Reminiscences, on my birthday
"People say I've got my hands in too many things...keeping time with paupers just well as kings. I tossed my head unto the silver cloud...and then I sigh...got to keep my Irons In the Fire"- Teena Marie.
At the time I was born, in the mid-1960s, Nigeria was in Crisis. The technically flawed military coup of Majors Ifeajuna and Nzeogwu, both Igbos from Eastern Nigeria and their colleagues, inadvertently thrust power in the hands of Major General Aguiyi Ironsi, also from the East, in 1966. The coup left Prime Minister Tafawa Balawa, and Northern Nigeria premier Ahmadu Bello, and several others of Northern extraction dead. That ignited a Northern officers counter-coup a year later, that brought in a young Colonel Jacob (Yakubu) Gowon to power in Nigeria. These were preceded by the civilian crises in the Federal Government of Tafawa Balewa . Everywhere, in Nigeria, there was instability, with the South-west as the major theatre of chaos. The drum beats of war was sounded in the Eastern parts by Colonel Ojukwu, who opposed the new federal leadership of Colonel Gowon, and the loss of lives and properties of mainly Igbos in Northern Nigeria, during the 1967 coup that brought Gowon to power. Meanwhile, there were riots in parts of other country; especially Tivland. Yorubaland in the South-West was regarded as the "wild west", with the political imbroglio involving premier Akintola and the giant of Yoruba politics, Chief Awolowo.
The leadership of the new Nigeria was simply unable to hold the country together as a homogeneous country after all their effort to wrestle political control from the British. Between 1962 to 1965, chaos had enveloped the political system of Nigeria. In 1962, the hallowed Western House of Assembly was in disarray. This provided the opportunity to declare a state of emergency and nullify, for a period, the premiership of Chief Ladoke Akintola. At this same period, the effective leadership of the political party controlling the western region, the Action Group, were incarcerated. The federal and western regional elections of 1964 and 1965 ignited the explosion of the simmering volcano of intractable political crisis. The man at the top of the heap, Prime Minister Tafawa Balewa, misread the situation as tribally or regionally fuelled, and thought it was expedient to be neutral. At this time, my father, was a player in the West Africa Student's union.
Meanwhile, the young and small Nigerian army, was getting restive. The British trained senior officers, seemed to be more professional in their attitude ignored the political situation and concentrated on hobnobbing with the political leaders for favourable positioning at the very top. But the junior officers, many with university education, and a keener eye for trends and a passion for systematic application of military power were defining a more political attitude in the rank and file. The bolder ones hatched the semi-professional coup de tat. A singular event that changed Nigeria's future for ever. Since January 15, 1966, Nigerians started becoming experts at recognising how many stars made one military man a general, and another colonel. My first notable talent, as a young boy, was in fine art. I became an expert in drawing General Jacob Gowon in full military regalia by the time I was a few years old.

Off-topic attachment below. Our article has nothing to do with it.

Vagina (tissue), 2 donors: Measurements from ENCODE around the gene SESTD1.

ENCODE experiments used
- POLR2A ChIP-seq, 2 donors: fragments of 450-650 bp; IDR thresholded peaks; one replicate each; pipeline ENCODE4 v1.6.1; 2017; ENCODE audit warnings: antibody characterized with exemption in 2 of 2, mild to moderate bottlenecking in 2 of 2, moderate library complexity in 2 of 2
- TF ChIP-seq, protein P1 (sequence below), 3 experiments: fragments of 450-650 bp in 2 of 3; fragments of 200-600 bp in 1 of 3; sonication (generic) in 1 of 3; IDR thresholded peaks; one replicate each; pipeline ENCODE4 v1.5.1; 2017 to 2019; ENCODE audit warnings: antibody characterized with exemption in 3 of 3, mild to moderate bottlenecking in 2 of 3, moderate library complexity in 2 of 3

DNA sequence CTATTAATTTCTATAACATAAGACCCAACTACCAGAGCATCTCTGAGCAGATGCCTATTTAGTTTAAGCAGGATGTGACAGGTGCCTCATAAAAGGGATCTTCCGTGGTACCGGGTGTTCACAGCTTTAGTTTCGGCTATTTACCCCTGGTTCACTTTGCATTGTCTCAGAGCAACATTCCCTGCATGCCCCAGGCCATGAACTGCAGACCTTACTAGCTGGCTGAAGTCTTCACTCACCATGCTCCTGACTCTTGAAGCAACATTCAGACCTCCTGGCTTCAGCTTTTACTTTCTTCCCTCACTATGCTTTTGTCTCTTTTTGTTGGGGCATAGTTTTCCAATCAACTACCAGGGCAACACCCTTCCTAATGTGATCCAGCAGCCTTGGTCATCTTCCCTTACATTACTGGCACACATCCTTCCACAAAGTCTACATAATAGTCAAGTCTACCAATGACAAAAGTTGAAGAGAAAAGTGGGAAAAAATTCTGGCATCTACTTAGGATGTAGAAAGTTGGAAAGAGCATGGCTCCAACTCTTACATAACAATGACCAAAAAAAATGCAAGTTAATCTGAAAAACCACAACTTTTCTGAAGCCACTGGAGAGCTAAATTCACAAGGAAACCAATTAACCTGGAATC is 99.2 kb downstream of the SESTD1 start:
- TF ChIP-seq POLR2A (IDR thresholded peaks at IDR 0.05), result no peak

America was also in crisis at this time. There were cultural crises arising from the civil rights movements engaging America to correct the anomalies of racial segregation, in fact and form. Cassius Clay was on his way to becoming the most popular person in the world, as a boxer, and was preparing to jettison his Faith to become a radical, black Muslim under "Prophet Elijah Mohammed". This singular act, which saw him accepting a name given by this Elijah Muhammad Ali, would also unleash terror against him, by the same murderers of his mentor, Malcolm X. The war against Vietnam had peaked, and America was losing technically. For even though they were to wipe out 1 million Viets, their own loss off 55,000 soldiers was more than their middle-class nation could stomach. Instead, the average young American led by actress Jane Fonda, was into the new-age philosophies of self help and Asian mystical religion. It was profitable to "Make love, not war" and to have group orgies and peace rallies. John Lennon would survive the Beatles as a cultural icon. American cowboy movies were infiltrating every nation in the world, and the struggle to colonise the moon and terrestrial space was on between the Soviets and America.
In Britain, the "Great" haven been made nonsense of, Caribbean migrants had continued flooding into the hallowed streets of London. Nigerians were having the first generation of dual-citizen babies in hospitals all over England, curiously avoiding Scotland and Wales. The rest of Europe had stabilised after the manic self destruction of the 2nd European Civil War, which they had extended to other parts of the world, in an incorrigible attempt to cause worldwide chaos. Most of Asia was resolutely 3rd World, using the popular parlance. The rest of Africa was either at war, becoming sovereign nations or under white minority rule. While Elvis Presley ruled in America, the Beatles made world conquest a priority from their Liverpool factories. Yet, Indian and Hong Kong made Chinese movies entertained the rest of the world. Honda and Suzuki were competent making little motorbikes and generators that were popular in Africa. All in all, it did not appear that Armageddon was going to happen on earth, despite the pockets of armed and unarmed conflicts here and there.
In South Africa, the "Madiba", Nelson Mandela had been caught, tried spurriously, and jailed for what was to tbe 27 years. The American civil rights movement had peaked in their struggles, and the 1964 Civil Rightd Act rewarded the tenacious marches of Martin Luther King Jr and his associates. Man walked on the moon and nuclear as well as space technology became objects of strife rather than human accomplishments.